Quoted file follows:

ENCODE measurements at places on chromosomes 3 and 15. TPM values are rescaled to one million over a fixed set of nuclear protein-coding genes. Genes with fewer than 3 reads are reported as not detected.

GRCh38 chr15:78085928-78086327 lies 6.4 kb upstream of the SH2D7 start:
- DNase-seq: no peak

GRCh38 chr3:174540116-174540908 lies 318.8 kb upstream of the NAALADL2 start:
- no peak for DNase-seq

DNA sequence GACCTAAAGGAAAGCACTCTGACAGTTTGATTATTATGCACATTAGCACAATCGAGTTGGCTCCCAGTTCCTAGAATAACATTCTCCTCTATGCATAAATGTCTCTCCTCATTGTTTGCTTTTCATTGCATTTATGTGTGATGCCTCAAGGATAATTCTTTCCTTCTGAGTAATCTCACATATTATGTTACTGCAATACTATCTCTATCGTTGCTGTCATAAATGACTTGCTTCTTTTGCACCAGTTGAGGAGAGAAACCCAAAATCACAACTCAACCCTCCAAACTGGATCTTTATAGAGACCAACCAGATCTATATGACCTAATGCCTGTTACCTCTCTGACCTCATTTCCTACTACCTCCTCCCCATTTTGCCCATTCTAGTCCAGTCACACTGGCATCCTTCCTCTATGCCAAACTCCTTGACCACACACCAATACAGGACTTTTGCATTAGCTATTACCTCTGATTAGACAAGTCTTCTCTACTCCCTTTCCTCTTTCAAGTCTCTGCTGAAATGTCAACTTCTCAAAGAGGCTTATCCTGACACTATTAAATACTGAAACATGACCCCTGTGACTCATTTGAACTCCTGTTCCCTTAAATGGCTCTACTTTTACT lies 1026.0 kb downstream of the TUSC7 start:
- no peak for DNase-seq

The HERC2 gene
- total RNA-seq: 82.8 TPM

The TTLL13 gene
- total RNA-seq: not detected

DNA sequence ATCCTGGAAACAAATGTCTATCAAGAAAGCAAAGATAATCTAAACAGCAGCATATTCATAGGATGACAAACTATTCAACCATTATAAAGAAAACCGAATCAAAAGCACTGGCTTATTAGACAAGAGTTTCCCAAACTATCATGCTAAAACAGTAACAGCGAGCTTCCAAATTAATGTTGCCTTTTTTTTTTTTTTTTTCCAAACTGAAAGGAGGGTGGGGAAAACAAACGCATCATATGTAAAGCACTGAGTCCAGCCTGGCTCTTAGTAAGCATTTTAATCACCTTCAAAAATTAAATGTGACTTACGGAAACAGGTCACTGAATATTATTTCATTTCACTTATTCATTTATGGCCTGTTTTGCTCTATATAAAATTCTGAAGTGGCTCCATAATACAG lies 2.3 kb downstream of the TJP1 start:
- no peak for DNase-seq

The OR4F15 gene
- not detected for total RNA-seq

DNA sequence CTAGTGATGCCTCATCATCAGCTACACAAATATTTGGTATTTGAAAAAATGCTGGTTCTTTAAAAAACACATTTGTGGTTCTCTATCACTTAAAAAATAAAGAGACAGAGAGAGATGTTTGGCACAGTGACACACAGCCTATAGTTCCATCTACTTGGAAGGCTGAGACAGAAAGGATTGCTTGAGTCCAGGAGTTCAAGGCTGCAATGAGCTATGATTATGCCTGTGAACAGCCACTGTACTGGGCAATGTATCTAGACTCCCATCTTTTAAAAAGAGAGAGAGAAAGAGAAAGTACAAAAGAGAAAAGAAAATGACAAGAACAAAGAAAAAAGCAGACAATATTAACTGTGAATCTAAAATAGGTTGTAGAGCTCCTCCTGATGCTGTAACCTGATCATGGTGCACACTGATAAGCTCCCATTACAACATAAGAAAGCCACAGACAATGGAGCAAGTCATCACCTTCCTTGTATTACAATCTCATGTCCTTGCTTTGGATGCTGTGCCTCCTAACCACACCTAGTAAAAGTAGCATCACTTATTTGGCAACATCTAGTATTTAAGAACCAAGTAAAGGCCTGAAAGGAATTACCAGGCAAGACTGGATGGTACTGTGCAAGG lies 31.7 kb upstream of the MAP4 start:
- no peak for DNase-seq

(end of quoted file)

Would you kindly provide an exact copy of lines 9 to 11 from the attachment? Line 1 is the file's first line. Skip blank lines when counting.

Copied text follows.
- total RNA-seq: 82.8 TPM

The TTLL13 gene
- total RNA-seq: not detected